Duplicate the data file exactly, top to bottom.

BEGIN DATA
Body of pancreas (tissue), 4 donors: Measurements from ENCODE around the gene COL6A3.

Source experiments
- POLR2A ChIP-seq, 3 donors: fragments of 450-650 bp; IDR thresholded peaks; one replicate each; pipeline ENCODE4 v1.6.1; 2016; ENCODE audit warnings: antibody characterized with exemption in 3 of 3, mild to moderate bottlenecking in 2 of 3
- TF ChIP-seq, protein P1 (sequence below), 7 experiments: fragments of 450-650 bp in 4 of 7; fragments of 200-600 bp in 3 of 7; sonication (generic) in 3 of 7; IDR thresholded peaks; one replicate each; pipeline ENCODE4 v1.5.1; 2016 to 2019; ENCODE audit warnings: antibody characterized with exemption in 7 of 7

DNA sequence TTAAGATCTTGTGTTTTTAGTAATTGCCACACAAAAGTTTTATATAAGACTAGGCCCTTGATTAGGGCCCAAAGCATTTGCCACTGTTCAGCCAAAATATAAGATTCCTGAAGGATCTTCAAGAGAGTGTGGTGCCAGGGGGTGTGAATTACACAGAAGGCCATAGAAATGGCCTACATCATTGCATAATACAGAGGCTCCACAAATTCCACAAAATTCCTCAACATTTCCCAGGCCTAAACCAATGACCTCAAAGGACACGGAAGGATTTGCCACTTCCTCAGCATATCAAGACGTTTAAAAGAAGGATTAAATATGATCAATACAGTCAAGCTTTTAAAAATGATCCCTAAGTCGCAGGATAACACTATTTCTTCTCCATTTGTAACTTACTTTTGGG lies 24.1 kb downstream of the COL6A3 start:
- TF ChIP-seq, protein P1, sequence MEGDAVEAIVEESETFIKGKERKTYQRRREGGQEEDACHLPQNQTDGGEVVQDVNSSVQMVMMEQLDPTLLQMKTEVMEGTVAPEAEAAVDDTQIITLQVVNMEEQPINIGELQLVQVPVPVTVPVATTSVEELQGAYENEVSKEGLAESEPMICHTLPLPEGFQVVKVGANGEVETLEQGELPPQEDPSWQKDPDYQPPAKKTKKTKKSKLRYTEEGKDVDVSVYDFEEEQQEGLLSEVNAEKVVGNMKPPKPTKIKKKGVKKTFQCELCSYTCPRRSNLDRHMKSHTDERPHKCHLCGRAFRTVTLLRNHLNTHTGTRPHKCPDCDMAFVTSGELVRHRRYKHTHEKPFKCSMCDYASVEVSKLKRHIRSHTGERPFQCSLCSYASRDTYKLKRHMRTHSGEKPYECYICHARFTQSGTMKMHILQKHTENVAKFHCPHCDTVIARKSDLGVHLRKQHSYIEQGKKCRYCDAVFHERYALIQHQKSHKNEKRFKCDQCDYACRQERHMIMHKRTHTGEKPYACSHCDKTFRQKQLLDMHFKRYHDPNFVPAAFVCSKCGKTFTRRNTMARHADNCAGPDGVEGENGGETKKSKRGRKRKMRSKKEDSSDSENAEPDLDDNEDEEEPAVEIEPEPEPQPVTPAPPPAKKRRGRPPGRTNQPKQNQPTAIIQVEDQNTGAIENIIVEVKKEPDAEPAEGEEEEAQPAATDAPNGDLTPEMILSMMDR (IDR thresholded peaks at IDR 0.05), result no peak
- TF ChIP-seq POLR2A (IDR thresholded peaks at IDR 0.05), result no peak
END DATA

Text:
Body of pancreas (tissue), 4 donors: Measurements from ENCODE around the gene COL6A3.

Source experiments
- POLR2A ChIP-seq, 3 donors: fragments of 450-650 bp; IDR thresholded peaks; one replicate each; pipeline ENCODE4 v1.6.1; 2016; ENCODE audit warnings: antibody characterized with exemption in 3 of 3, mild to moderate bottlenecking in 2 of 3
- TF ChIP-seq, protein P1 (sequence below), 7 experiments: fragments of 450-650 bp in 4 of 7; fragments of 200-600 bp in 3 of 7; sonication (generic) in 3 of 7; IDR thresholded peaks; one replicate each; pipeline ENCODE4 v1.5.1; 2016 to 2019; ENCODE audit warnings: antibody characterized with exemption in 7 of 7

DNA sequence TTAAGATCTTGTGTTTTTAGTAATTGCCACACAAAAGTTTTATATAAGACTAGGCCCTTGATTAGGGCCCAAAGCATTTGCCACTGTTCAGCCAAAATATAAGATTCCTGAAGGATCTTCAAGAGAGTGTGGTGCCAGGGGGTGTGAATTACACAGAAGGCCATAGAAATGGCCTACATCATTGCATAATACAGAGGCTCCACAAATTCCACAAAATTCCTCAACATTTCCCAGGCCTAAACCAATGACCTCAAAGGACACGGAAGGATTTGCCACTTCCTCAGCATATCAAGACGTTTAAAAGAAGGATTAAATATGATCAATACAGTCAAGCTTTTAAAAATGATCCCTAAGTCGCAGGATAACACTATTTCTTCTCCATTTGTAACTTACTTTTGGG lies 24.1 kb downstream of the COL6A3 start:
- TF ChIP-seq, protein P1, sequence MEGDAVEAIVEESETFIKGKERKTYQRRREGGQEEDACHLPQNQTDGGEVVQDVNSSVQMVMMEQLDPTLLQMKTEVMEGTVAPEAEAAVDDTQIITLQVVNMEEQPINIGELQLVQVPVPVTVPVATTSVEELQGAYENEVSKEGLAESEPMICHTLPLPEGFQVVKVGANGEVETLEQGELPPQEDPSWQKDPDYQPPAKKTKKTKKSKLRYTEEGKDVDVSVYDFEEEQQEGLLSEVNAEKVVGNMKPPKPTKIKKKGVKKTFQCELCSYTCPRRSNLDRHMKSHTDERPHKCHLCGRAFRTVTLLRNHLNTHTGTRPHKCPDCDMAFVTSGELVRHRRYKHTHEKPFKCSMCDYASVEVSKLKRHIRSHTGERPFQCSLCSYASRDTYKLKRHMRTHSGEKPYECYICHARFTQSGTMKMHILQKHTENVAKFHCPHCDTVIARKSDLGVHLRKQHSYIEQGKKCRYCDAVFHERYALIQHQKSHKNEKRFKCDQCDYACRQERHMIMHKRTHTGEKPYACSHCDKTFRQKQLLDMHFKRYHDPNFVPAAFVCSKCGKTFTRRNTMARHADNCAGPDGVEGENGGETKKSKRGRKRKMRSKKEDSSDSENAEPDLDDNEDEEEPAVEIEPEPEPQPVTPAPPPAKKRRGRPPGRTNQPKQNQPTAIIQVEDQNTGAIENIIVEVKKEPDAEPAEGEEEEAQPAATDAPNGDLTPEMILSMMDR (IDR thresholded peaks at IDR 0.05), result no peak
- TF ChIP-seq POLR2A (IDR thresholded peaks at IDR 0.05), result no peak